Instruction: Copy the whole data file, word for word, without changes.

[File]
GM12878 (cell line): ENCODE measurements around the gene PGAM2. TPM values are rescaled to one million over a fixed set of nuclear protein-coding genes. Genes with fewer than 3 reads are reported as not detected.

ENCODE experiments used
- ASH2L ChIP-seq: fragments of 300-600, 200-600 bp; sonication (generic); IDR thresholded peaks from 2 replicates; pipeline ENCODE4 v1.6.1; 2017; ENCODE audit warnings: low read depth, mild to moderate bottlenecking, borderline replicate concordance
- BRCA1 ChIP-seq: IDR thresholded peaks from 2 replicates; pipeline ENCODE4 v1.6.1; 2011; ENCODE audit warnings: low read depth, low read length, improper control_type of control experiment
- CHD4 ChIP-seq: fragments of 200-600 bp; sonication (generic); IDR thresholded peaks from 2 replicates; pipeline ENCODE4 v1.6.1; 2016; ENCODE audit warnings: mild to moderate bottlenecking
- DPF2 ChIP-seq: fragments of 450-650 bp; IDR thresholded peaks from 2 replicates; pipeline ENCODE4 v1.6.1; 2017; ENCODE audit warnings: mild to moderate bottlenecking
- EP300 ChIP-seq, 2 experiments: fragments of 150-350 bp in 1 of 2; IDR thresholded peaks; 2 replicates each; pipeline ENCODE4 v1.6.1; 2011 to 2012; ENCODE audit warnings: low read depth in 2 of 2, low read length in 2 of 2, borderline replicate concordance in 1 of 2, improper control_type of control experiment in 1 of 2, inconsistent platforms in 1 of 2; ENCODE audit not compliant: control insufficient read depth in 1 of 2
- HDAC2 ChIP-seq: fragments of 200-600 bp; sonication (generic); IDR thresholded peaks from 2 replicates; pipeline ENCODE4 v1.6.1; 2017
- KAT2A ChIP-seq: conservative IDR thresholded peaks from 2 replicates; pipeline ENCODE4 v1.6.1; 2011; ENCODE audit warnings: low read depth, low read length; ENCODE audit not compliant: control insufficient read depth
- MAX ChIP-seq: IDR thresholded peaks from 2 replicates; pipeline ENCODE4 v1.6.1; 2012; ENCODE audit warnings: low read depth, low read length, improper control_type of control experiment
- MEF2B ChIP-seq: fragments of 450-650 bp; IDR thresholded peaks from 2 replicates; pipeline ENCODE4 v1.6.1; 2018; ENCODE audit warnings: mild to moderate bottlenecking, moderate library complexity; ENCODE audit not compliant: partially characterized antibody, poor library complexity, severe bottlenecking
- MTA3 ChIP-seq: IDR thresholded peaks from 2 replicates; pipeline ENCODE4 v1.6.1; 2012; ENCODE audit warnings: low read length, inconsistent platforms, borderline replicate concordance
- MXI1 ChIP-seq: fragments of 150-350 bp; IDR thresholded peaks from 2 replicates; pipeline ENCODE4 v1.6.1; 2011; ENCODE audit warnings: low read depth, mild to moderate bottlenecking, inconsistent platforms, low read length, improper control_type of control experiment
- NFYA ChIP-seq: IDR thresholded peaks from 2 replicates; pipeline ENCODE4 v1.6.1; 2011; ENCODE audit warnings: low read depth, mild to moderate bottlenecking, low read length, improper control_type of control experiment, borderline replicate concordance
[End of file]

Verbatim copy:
GM12878 (cell line): ENCODE measurements around the gene PGAM2. TPM values are rescaled to one million over a fixed set of nuclear protein-coding genes. Genes with fewer than 3 reads are reported as not detected.

ENCODE experiments used
- ASH2L ChIP-seq: fragments of 300-600, 200-600 bp; sonication (generic); IDR thresholded peaks from 2 replicates; pipeline ENCODE4 v1.6.1; 2017; ENCODE audit warnings: low read depth, mild to moderate bottlenecking, borderline replicate concordance
- BRCA1 ChIP-seq: IDR thresholded peaks from 2 replicates; pipeline ENCODE4 v1.6.1; 2011; ENCODE audit warnings: low read depth, low read length, improper control_type of control experiment
- CHD4 ChIP-seq: fragments of 200-600 bp; sonication (generic); IDR thresholded peaks from 2 replicates; pipeline ENCODE4 v1.6.1; 2016; ENCODE audit warnings: mild to moderate bottlenecking
- DPF2 ChIP-seq: fragments of 450-650 bp; IDR thresholded peaks from 2 replicates; pipeline ENCODE4 v1.6.1; 2017; ENCODE audit warnings: mild to moderate bottlenecking
- EP300 ChIP-seq, 2 experiments: fragments of 150-350 bp in 1 of 2; IDR thresholded peaks; 2 replicates each; pipeline ENCODE4 v1.6.1; 2011 to 2012; ENCODE audit warnings: low read depth in 2 of 2, low read length in 2 of 2, borderline replicate concordance in 1 of 2, improper control_type of control experiment in 1 of 2, inconsistent platforms in 1 of 2; ENCODE audit not compliant: control insufficient read depth in 1 of 2
- HDAC2 ChIP-seq: fragments of 200-600 bp; sonication (generic); IDR thresholded peaks from 2 replicates; pipeline ENCODE4 v1.6.1; 2017
- KAT2A ChIP-seq: conservative IDR thresholded peaks from 2 replicates; pipeline ENCODE4 v1.6.1; 2011; ENCODE audit warnings: low read depth, low read length; ENCODE audit not compliant: control insufficient read depth
- MAX ChIP-seq: IDR thresholded peaks from 2 replicates; pipeline ENCODE4 v1.6.1; 2012; ENCODE audit warnings: low read depth, low read length, improper control_type of control experiment
- MEF2B ChIP-seq: fragments of 450-650 bp; IDR thresholded peaks from 2 replicates; pipeline ENCODE4 v1.6.1; 2018; ENCODE audit warnings: mild to moderate bottlenecking, moderate library complexity; ENCODE audit not compliant: partially characterized antibody, poor library complexity, severe bottlenecking
- MTA3 ChIP-seq: IDR thresholded peaks from 2 replicates; pipeline ENCODE4 v1.6.1; 2012; ENCODE audit warnings: low read length, inconsistent platforms, borderline replicate concordance
- MXI1 ChIP-seq: fragments of 150-350 bp; IDR thresholded peaks from 2 replicates; pipeline ENCODE4 v1.6.1; 2011; ENCODE audit warnings: low read depth, mild to moderate bottlenecking, inconsistent platforms, low read length, improper control_type of control experiment
- NFYA ChIP-seq: IDR thresholded peaks from 2 replicates; pipeline ENCODE4 v1.6.1; 2011; ENCODE audit warnings: low read depth, mild to moderate bottlenecking, low read length, improper control_type of control experiment, borderline replicate concordance